Travel Tales of Argentina

Posted on 08/22/2013 Inspirational Trips & News

Hiking in El Chalten, Patagonia

The town of El Chalten is perhaps one of Patagonia’s best kept secrets. If you are going to travel and Argentina is your destination, then this town, which is synonymous with hiking in Patagonia, must certainly feature on your list. Hidden behind a ring of mountains, bordered by a surging river, this small and yet rapidly growing town began as a present by the national park. Visiting gives one the feeling of being in the frontier town of a spaghetti western, but instead of cowboys or miners, this boom town services hikers. The sensation is uniquely reminiscent of being in a center of pilgrimage, where people arrive from all directions with a common sense of purpose—to commune with nature.

Hiking in Patagonia combines well marked trails with a ‘hands off’ approach which is refreshing in a national park. Upon entering the town, the park rangers list the park rules with a passion for the heritage they are protecting. This is summarized by one ranger in such a way: ‘This place is not Argentina’s, it’s yours.’ Anyone used to South American travel, and Argentina in particular, will find this uniquely gratifying to hear. The trails themselves are perfect for any level of hiker. They are easy to follow and at the same time are challenging enough to make the experience worthwhile. What’s more, one needn’t be kitted out for an overnight trek, though there are places to camp. All the principle hikes can be completed in a single day, so long as the hiker is reasonably fit. So making sure to remain in the enchanting town at least a couple days is important. In fact, almost everyone who visits either wishes they had more time, or goes ahead and makes more.

There are at least three days’ worth of hikes in the area. The shorter ones can be done in a single morning or afternoon. The first, known as the Mirador de los Cóndores and a little farther along the trail the Mirador de las Aguilas,  provide quick altitude to take in the town, and, on the other side, the Lake Viedma. Looming over both, especially on a clear day, is Mount Fitz Roy, from which El Chalten gets its name. More likely than not this view will be partially covered by cloud, but this endows the peak with a mystical ambience, and explains why the Tehuelche called it Chalten (the smoking mountain).  It is a good idea to prepare oneself for the journey to this most famous peak by first glimpsing it at a distance, whilst spending time with the condors. On the other side of town and up the valley a ways, is the Chorillo del Salto. A waterfall where the water is so clean one can drink it right out of the stream, one might be tempted to skip it, especially if time is short. Try not to, for the level hike provides the perfect chance to see red headed woodpeckers and is even accessible by car or bicycle.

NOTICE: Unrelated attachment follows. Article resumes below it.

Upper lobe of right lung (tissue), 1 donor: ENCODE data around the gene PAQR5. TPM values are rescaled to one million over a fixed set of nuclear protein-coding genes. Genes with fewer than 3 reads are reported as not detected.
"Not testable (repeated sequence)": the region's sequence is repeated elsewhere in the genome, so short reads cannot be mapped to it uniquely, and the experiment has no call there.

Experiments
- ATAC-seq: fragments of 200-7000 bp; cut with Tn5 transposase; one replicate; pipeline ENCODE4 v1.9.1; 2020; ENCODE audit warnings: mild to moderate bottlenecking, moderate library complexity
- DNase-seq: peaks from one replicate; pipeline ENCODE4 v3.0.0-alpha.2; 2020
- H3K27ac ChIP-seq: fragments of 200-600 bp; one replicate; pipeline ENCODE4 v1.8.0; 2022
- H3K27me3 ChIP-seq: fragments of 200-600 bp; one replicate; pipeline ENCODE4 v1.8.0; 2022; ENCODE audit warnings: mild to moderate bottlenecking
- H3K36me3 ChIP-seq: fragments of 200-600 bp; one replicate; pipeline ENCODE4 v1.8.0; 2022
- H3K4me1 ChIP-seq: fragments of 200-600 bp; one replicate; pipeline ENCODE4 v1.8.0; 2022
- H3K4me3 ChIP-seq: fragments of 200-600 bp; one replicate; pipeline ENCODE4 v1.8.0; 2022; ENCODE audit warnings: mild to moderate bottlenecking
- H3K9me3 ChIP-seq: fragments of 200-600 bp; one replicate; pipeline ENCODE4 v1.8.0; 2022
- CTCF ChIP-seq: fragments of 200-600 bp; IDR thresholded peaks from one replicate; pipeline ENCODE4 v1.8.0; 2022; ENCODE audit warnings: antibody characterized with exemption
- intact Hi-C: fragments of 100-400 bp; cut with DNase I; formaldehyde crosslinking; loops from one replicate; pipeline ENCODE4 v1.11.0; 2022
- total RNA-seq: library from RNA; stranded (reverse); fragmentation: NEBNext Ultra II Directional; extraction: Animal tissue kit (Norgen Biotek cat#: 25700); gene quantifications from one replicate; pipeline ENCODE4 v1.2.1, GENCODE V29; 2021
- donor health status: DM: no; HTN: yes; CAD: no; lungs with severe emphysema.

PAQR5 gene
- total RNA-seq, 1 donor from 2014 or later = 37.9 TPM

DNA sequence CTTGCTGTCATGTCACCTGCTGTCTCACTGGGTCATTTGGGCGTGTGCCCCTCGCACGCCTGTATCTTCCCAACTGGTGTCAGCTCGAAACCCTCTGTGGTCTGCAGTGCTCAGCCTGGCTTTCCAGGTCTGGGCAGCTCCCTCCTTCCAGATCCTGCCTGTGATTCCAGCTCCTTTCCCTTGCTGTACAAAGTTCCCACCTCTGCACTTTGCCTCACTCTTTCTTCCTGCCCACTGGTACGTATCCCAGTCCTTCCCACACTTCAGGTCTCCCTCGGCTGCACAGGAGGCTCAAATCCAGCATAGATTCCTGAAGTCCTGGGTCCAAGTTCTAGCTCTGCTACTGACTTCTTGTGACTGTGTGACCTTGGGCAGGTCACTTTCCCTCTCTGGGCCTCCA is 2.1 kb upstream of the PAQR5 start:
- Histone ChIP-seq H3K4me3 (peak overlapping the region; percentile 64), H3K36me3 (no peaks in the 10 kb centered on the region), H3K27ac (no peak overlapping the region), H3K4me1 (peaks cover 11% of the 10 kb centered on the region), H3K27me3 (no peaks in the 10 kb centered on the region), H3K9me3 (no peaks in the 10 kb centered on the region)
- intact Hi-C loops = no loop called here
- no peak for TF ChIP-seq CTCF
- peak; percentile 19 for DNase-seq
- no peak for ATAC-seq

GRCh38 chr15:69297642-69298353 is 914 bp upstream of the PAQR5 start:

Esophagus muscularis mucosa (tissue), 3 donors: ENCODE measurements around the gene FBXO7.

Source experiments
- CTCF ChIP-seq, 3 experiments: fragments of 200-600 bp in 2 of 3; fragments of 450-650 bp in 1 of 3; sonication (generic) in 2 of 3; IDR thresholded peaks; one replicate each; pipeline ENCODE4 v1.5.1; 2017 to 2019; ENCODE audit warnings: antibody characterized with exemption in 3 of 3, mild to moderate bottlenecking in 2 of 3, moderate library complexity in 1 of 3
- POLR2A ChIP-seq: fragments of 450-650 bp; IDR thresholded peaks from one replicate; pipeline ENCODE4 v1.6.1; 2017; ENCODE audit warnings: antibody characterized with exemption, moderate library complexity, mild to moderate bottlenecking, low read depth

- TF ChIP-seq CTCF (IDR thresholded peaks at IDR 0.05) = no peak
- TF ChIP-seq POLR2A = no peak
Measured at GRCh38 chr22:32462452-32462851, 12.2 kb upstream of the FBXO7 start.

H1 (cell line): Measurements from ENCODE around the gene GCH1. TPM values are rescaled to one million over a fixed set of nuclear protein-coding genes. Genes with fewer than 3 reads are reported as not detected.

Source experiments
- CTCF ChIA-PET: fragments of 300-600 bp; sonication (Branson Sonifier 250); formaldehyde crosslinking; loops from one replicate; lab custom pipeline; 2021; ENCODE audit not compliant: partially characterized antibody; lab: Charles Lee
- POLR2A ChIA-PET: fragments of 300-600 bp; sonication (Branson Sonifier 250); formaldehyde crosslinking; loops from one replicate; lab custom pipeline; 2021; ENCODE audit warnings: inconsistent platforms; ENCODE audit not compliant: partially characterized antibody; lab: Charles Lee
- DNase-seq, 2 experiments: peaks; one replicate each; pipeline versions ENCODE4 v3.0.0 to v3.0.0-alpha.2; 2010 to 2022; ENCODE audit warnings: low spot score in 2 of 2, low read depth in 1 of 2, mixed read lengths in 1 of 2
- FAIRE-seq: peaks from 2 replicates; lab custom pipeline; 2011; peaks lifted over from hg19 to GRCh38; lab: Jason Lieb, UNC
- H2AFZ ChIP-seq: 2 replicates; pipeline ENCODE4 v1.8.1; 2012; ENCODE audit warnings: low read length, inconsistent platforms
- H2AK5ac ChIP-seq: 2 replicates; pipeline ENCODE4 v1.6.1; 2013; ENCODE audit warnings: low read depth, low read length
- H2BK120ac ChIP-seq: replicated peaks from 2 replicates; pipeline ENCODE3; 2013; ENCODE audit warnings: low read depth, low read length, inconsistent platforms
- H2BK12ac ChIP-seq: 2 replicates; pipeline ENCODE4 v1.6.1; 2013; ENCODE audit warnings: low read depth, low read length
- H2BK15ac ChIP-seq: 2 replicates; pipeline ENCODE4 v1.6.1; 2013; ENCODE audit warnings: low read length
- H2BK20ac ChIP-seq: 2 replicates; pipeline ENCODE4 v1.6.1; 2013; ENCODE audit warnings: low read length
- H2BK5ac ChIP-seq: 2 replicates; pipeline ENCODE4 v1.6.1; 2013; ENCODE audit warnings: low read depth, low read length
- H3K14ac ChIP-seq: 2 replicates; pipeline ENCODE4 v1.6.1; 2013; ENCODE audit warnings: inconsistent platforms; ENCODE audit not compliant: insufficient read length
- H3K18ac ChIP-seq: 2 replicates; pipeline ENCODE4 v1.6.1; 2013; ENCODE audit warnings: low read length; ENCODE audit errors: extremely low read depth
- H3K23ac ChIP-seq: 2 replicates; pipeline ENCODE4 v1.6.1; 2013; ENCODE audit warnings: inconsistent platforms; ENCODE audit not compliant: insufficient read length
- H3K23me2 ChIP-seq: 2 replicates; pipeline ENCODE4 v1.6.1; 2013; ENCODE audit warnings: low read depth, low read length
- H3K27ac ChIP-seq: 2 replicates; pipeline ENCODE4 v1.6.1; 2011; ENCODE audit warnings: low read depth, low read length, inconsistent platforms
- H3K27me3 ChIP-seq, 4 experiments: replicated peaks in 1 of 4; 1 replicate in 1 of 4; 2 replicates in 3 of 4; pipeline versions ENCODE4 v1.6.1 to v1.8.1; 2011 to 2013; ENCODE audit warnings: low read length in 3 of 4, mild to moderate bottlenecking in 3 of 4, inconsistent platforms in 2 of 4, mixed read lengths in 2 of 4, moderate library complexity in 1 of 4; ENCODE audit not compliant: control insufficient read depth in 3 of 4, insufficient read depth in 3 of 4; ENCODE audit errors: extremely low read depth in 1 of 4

The next hike, Laguna Torre, leads up a narrow river valley to the source of the river De Las Vueltas.  Here, a lake choked with icebergs at the foot of the craggy expanse of the Cerro Torre seems of another world. The mix of woods, rocky outcrop, grass and riverbed build up this situation; were it not for the odd fellow hiker, one would be forgiven for thinking they were the only person on earth.

One simply hasn’t been hiking in Patagonia, or even in El Chalten, until one has ventured up the Lago de los Tres. This journey leads to the very base camp of Fitz Roy, and affords a clear view of the peaks a good two thirds of the way. Such is the effect that one finds oneself stopping every so often to gape in continued astonishment, thanking whatever powers that be for both travel and Argentina. It is almost unfortunate that at the top, any photo is so unbelievable it appears to be photo-shopped. Comparable with a pilgrimage to a sacred shrine, it is no surprise that this hike will prove to be the climax of any experiences hiking in Patagonia, and also be the most populated. For that reason, it is a good idea to rise early, attempting to be the first one on the trail. Beholding the Fitz Roy from the trail’s first ‘mirador’ will reemphasize the feeling of being the only person on earth.  Such are the feelings which provide the reason for travel and Argentina.

For further information about tours in PatagoniaArgentina vacations or tours inIguazu Falls, contact Argentina travel experts, Say Hueque – Tours in

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